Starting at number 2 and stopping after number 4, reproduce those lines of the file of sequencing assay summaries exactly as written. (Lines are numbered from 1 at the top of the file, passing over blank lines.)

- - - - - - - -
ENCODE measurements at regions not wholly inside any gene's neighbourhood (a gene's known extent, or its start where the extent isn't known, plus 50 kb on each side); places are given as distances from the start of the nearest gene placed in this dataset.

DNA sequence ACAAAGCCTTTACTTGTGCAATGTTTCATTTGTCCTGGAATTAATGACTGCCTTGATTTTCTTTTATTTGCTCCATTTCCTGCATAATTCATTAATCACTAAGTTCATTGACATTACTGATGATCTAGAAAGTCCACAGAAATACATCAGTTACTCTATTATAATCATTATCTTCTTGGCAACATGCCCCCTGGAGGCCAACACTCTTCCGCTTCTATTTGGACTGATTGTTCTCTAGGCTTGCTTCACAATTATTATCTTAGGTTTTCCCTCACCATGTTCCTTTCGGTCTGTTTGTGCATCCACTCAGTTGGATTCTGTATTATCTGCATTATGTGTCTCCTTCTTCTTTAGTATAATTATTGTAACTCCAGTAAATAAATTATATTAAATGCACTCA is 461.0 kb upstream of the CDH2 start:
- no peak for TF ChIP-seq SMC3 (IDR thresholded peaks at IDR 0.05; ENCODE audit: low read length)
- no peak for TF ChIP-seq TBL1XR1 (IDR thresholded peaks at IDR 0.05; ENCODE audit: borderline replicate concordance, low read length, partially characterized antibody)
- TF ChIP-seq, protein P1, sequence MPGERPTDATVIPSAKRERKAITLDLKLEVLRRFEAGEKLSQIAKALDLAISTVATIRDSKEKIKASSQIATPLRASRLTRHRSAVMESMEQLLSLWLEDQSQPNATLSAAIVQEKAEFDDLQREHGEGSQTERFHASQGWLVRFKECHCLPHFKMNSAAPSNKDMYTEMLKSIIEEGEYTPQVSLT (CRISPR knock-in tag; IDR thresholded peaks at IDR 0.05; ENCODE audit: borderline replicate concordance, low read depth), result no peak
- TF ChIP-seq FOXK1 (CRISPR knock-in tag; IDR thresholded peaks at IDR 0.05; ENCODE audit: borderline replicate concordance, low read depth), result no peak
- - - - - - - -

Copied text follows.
DNA sequence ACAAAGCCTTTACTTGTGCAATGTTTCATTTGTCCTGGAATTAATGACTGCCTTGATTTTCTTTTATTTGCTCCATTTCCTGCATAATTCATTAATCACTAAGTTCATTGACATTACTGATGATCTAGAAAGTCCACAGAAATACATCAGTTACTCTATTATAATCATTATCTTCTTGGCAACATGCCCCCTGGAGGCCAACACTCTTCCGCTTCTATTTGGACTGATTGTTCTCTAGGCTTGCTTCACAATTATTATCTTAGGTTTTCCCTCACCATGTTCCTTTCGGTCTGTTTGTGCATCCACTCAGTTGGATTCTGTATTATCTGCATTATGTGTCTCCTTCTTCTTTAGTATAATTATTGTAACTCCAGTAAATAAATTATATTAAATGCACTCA is 461.0 kb upstream of the CDH2 start:
- no peak for TF ChIP-seq SMC3 (IDR thresholded peaks at IDR 0.05; ENCODE audit: low read length)
- no peak for TF ChIP-seq TBL1XR1 (IDR thresholded peaks at IDR 0.05; ENCODE audit: borderline replicate concordance, low read length, partially characterized antibody)